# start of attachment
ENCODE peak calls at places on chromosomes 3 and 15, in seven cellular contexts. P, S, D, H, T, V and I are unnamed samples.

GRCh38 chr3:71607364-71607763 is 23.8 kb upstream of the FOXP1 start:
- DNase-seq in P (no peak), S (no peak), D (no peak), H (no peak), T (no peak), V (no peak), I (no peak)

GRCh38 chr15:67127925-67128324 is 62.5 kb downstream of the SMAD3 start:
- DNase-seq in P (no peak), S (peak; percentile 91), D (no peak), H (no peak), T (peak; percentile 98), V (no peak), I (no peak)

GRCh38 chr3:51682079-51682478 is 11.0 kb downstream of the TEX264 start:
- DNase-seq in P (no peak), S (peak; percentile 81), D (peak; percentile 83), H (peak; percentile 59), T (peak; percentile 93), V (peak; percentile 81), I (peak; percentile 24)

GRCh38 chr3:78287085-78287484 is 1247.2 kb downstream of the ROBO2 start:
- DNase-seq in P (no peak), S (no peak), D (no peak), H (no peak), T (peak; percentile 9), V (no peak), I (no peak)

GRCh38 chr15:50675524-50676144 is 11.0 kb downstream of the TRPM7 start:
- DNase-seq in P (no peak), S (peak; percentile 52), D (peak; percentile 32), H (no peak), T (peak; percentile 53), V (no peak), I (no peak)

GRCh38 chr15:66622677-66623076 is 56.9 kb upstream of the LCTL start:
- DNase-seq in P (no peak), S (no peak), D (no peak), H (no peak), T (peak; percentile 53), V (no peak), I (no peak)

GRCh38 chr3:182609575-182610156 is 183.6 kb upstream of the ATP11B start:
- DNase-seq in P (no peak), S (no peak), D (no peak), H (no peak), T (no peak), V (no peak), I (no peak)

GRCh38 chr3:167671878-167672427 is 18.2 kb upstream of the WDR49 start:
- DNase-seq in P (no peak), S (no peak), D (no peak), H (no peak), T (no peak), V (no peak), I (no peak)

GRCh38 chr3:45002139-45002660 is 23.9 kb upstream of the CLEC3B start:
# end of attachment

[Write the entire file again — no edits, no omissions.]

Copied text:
ENCODE peak calls at places on chromosomes 3 and 15, in seven cellular contexts. P, S, D, H, T, V and I are unnamed samples.

GRCh38 chr3:71607364-71607763 is 23.8 kb upstream of the FOXP1 start:
- DNase-seq in P (no peak), S (no peak), D (no peak), H (no peak), T (no peak), V (no peak), I (no peak)

GRCh38 chr15:67127925-67128324 is 62.5 kb downstream of the SMAD3 start:
- DNase-seq in P (no peak), S (peak; percentile 91), D (no peak), H (no peak), T (peak; percentile 98), V (no peak), I (no peak)

GRCh38 chr3:51682079-51682478 is 11.0 kb downstream of the TEX264 start:
- DNase-seq in P (no peak), S (peak; percentile 81), D (peak; percentile 83), H (peak; percentile 59), T (peak; percentile 93), V (peak; percentile 81), I (peak; percentile 24)

GRCh38 chr3:78287085-78287484 is 1247.2 kb downstream of the ROBO2 start:
- DNase-seq in P (no peak), S (no peak), D (no peak), H (no peak), T (peak; percentile 9), V (no peak), I (no peak)

GRCh38 chr15:50675524-50676144 is 11.0 kb downstream of the TRPM7 start:
- DNase-seq in P (no peak), S (peak; percentile 52), D (peak; percentile 32), H (no peak), T (peak; percentile 53), V (no peak), I (no peak)

GRCh38 chr15:66622677-66623076 is 56.9 kb upstream of the LCTL start:
- DNase-seq in P (no peak), S (no peak), D (no peak), H (no peak), T (peak; percentile 53), V (no peak), I (no peak)

GRCh38 chr3:182609575-182610156 is 183.6 kb upstream of the ATP11B start:
- DNase-seq in P (no peak), S (no peak), D (no peak), H (no peak), T (no peak), V (no peak), I (no peak)

GRCh38 chr3:167671878-167672427 is 18.2 kb upstream of the WDR49 start:
- DNase-seq in P (no peak), S (no peak), D (no peak), H (no peak), T (no peak), V (no peak), I (no peak)

GRCh38 chr3:45002139-45002660 is 23.9 kb upstream of the CLEC3B start: